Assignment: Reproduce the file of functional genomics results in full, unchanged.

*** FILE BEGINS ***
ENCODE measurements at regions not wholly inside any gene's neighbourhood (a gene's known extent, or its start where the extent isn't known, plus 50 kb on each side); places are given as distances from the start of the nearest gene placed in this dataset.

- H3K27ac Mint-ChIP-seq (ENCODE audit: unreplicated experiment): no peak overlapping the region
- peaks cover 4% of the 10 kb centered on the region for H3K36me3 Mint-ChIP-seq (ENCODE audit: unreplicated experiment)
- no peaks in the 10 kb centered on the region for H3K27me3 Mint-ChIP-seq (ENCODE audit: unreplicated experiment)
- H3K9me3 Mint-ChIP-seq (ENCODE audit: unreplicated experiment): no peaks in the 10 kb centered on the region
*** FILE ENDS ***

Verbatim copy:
ENCODE measurements at regions not wholly inside any gene's neighbourhood (a gene's known extent, or its start where the extent isn't known, plus 50 kb on each side); places are given as distances from the start of the nearest gene placed in this dataset.

- H3K27ac Mint-ChIP-seq (ENCODE audit: unreplicated experiment): no peak overlapping the region
- peaks cover 4% of the 10 kb centered on the region for H3K36me3 Mint-ChIP-seq (ENCODE audit: unreplicated experiment)
- no peaks in the 10 kb centered on the region for H3K27me3 Mint-ChIP-seq (ENCODE audit: unreplicated experiment)
- H3K9me3 Mint-ChIP-seq (ENCODE audit: unreplicated experiment): no peaks in the 10 kb centered on the region